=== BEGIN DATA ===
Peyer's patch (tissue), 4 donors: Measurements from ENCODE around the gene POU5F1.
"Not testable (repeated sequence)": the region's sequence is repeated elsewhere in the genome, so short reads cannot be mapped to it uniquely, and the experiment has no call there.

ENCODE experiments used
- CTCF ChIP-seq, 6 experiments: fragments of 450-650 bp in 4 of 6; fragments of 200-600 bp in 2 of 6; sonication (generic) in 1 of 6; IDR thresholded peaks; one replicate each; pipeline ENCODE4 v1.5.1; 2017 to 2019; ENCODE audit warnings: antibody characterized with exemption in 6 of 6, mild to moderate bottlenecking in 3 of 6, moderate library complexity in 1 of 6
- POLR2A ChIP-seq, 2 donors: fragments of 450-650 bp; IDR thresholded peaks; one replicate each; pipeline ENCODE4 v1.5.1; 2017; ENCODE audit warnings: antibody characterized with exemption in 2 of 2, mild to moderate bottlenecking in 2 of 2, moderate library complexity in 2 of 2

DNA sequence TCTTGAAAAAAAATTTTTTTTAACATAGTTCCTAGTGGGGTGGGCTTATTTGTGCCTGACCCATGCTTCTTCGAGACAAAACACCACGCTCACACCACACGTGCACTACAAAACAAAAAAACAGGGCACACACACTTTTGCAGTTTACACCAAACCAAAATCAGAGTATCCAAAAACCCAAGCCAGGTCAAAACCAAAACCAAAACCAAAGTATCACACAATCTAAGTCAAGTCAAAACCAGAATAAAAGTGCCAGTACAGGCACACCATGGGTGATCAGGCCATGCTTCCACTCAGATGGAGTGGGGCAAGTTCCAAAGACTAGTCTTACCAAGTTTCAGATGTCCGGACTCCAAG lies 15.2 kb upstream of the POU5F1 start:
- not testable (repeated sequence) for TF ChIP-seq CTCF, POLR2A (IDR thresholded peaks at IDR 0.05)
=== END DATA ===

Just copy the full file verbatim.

Peyer's patch (tissue), 4 donors: Measurements from ENCODE around the gene POU5F1.
"Not testable (repeated sequence)": the region's sequence is repeated elsewhere in the genome, so short reads cannot be mapped to it uniquely, and the experiment has no call there.

ENCODE experiments used
- CTCF ChIP-seq, 6 experiments: fragments of 450-650 bp in 4 of 6; fragments of 200-600 bp in 2 of 6; sonication (generic) in 1 of 6; IDR thresholded peaks; one replicate each; pipeline ENCODE4 v1.5.1; 2017 to 2019; ENCODE audit warnings: antibody characterized with exemption in 6 of 6, mild to moderate bottlenecking in 3 of 6, moderate library complexity in 1 of 6
- POLR2A ChIP-seq, 2 donors: fragments of 450-650 bp; IDR thresholded peaks; one replicate each; pipeline ENCODE4 v1.5.1; 2017; ENCODE audit warnings: antibody characterized with exemption in 2 of 2, mild to moderate bottlenecking in 2 of 2, moderate library complexity in 2 of 2

DNA sequence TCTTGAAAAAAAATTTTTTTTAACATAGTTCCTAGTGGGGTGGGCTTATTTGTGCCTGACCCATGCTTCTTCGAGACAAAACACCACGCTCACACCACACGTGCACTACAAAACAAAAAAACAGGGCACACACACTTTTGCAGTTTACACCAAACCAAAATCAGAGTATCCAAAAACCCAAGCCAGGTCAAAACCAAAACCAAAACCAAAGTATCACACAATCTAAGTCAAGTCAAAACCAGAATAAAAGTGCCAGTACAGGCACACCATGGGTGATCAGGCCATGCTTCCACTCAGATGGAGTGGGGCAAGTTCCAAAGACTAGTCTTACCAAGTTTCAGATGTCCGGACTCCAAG lies 15.2 kb upstream of the POU5F1 start:
- not testable (repeated sequence) for TF ChIP-seq CTCF, POLR2A (IDR thresholded peaks at IDR 0.05)